When was the IMPAC Dublin Literary Award created?
The award was established in 1994 as the International IMPAC Dublin Literary Award, a joint initiative of Dublin City Council and the American productivity company IMPAC, which had its European headquarters in Dublin. James Irwin, president of IMPAC, established the prize money at €100,000.
Who was the founder of the Dublin Literary Award?
James Irwin, president of IMPAC, established the prize money at €100,000. A trust fund was established to pay for the award and its maintenance. The award has been administered by Dublin City Public Libraries since its inception. IMPAC went defunct in the late-2000s when its founder and president James Irwin died in 2009.
How much does the International Dublin Literary Award pay?
At € 100,000, the award is one of the richest literary prizes in the world. If the winning book is a translation (as it has been nine times), the prize is divided between the writer and the translator, with the writer receiving €75,000 and the translator €25,000.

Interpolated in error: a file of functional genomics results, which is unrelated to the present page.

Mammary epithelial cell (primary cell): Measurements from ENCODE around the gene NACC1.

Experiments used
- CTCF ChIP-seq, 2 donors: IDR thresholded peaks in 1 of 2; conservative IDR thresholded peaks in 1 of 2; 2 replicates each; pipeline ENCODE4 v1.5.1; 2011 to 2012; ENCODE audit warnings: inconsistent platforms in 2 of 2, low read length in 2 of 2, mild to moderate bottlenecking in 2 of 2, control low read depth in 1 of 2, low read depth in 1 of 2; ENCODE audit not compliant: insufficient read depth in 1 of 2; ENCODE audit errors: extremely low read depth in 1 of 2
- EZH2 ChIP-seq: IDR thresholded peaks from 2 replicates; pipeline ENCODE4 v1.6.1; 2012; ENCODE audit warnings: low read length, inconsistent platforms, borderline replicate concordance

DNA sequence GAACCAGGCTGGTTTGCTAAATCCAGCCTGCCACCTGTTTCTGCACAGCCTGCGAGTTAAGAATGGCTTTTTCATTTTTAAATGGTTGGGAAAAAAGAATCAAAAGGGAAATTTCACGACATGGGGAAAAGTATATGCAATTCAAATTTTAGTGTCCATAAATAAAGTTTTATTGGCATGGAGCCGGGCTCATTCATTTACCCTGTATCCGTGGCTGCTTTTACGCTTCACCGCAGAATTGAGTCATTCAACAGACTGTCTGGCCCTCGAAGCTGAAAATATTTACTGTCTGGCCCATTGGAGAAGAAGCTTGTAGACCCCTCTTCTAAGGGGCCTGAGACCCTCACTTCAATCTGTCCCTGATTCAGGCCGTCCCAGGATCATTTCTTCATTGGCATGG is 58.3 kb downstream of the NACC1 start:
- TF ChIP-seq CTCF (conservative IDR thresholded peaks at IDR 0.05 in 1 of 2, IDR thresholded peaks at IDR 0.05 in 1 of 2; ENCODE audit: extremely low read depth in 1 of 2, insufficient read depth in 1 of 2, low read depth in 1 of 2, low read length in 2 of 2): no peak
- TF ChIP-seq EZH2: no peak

When does the Dublin City Library longlist come out?
Dublin City Public Libraries seek nominations from 400 public libraries from major cities across the world. Libraries can apply to be considered for inclusion in the nomination process. The longlist is announced in October or November of each year, and the shortlist (up to 10 titles) is announced in March or April of the following year.
Can a public library nominate a book for the IMPAC?
Public libraries around the world nominate titles for the Impac, which typically results in an eclectic shortlist of prizewinners and less well-known titles – and this year is no exception.
Who are the authors on the Dublin Book Prize shortlist?
Diverse 10-book shortlist for €100,000 prize pitches Man Booker winner Marlon James and Pulitzer prize winner Marilynne Robinson against debuts from Rwandan and Irish novelists Scholastique Mukasonga … shortlisted for her debut novel, Our Lady of the Nile, which explores racial tensions in Rwanda before the genocide in 1994.